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Is motherhood a class privilege in America?
An interview with historian Rickie Solinger

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MMO: In Beggars and Choosers, you discuss American women’s experience of motherhood as a “choice” in the context of abortion, adoption and welfare. Why is the language of “choice” drowning out the language of women’s rights and equality, and how does the “politics of choice” legitimize the maternal status of some women while erasing or invalidating that of others?

R. Solinger: I have thought a lot about the limitations of “choice” as women’s special guarantee. I worry about the consequences of this: the promise that women can decide for themselves whether and when to become mothers is expressed by the individualistic, market-place term, “choice.” How can users of such a term avoid distinguishing, in consumer-culture fashion, between a woman who can and a woman who can’t afford to make a choice? I worry about what aspects of “rights” are masked or lost when the language of choice replaces the language of rights at the heart of women’s special guarantee.

I use the term “rights” to refer to the privilege or benefits of being a human — and specifically a woman— in the United States. “Rights” usually refers to privileges and benefits that a person can exercise without access to any special resources, such as money. For example, women and minorities in the United States have struggled for and won “voting rights,” that is, the right of all citizens over a certain age to vote, even if they have no money and no property, and no other resources.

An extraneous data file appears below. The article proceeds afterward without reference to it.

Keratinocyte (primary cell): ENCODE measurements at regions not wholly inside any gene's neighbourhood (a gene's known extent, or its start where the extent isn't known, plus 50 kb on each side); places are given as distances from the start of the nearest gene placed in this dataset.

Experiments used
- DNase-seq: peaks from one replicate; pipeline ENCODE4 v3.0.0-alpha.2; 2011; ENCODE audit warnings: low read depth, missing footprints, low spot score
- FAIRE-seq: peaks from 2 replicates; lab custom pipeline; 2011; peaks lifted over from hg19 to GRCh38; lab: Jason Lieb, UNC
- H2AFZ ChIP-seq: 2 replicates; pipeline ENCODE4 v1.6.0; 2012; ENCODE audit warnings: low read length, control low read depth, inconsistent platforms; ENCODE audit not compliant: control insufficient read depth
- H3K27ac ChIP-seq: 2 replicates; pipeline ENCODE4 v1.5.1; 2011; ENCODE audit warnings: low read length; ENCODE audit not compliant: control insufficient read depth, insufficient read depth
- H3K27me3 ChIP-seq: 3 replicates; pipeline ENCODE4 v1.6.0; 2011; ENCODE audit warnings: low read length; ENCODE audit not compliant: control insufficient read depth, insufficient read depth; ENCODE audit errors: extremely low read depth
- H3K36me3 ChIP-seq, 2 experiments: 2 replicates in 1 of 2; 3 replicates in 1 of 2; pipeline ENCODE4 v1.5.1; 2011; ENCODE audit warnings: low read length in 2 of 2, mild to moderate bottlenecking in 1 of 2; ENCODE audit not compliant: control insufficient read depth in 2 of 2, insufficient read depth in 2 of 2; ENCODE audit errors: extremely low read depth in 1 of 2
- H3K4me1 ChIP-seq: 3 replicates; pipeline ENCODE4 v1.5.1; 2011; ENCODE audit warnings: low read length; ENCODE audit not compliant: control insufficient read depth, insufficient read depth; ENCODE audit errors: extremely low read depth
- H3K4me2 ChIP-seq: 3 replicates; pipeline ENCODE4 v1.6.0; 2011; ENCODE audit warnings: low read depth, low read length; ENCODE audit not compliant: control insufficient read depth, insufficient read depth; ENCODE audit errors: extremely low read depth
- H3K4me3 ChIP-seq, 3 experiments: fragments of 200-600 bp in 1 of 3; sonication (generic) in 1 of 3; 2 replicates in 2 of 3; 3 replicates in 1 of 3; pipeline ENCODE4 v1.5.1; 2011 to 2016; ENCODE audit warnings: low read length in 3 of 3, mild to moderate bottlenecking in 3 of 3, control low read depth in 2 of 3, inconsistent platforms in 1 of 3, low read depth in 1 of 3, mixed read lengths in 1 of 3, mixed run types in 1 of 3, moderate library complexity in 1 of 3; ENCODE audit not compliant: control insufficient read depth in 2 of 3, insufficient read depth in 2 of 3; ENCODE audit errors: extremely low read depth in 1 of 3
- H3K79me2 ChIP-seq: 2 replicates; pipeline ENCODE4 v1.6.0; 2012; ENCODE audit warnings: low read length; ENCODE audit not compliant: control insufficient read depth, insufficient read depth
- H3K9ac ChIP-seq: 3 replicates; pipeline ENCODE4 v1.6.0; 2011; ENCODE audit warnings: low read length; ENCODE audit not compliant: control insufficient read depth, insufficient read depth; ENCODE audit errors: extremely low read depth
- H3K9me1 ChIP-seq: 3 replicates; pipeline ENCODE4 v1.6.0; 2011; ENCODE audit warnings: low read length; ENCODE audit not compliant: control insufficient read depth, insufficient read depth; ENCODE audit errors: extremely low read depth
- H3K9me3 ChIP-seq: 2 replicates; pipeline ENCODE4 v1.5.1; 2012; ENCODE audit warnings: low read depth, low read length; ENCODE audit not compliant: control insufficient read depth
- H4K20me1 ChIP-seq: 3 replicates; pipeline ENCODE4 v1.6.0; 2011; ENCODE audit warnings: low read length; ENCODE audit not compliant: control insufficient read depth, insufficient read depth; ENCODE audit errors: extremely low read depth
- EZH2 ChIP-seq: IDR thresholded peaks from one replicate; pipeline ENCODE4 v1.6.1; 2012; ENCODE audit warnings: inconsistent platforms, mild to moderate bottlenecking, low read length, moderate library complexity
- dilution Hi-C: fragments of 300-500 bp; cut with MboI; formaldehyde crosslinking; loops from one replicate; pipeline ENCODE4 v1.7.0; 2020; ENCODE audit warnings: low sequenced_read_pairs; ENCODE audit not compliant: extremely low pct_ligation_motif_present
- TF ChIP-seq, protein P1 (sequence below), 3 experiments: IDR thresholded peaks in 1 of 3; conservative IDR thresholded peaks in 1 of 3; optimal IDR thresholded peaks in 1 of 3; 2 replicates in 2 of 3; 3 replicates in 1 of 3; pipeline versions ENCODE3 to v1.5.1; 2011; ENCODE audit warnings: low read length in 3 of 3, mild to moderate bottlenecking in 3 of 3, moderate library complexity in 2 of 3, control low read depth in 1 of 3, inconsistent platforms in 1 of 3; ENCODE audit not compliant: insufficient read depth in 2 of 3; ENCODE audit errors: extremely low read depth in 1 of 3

But “choice” has come to be associated with possessing resources. Many Americans believe that women who exercise choice are supposed to be legitimate consumers, women with money. This is true even when the choices they exercise, such as the choice to be a mother or the choice to end a pregnancy, might be considered a very fundamental issue of rights.

Distinctions between women of color and white women, between poor and middle-class women, have been underscored in the “era of choice” partly by defining some women (rich and middle class) as good choice-makers and other women (the ones in the reviled categories) as bad choice-makers. During a time when babies— and pregnancy itself— have become ever more commodified, only “good” choice-makers have a “legitimate” relationship to babies and motherhood. The other woman are “illegitimate” mothers because without resources, they are illegitimate consumers.

The use of the concept “choice”— focusing on what a given, individual woman decides to do, reproductively— encourages us to ignore the social and economic context in which women are fertile. We look at the individual woman and her choices while we ignore the content and the consequences of public policies, and the impacts of racism and very low minimum wage rates on the lives of women who may become mothers. These factors arguably have a lot more to do with the quality of any given woman’s mothering than her own “choices.”

We say that women who can’t give their children all the advantages and have babies anyway are selfish, and they are bad choice-makers. We say that motherhood should be a privilege reserved for middle-class women, the ones who can afford to be proper mothers. And suddenly we have backed ourselves into a corner. Suddenly we are supporting an economic test for motherhood in America. Is this appropriate in a democracy? How many of us come from families in which a poor woman was our grandmother or great grandmother, or our mother? A woman who, despite her lack of middle class resources, was a wholly legitimate mother and one whose fertility we would not have wanted to see degraded or reviled.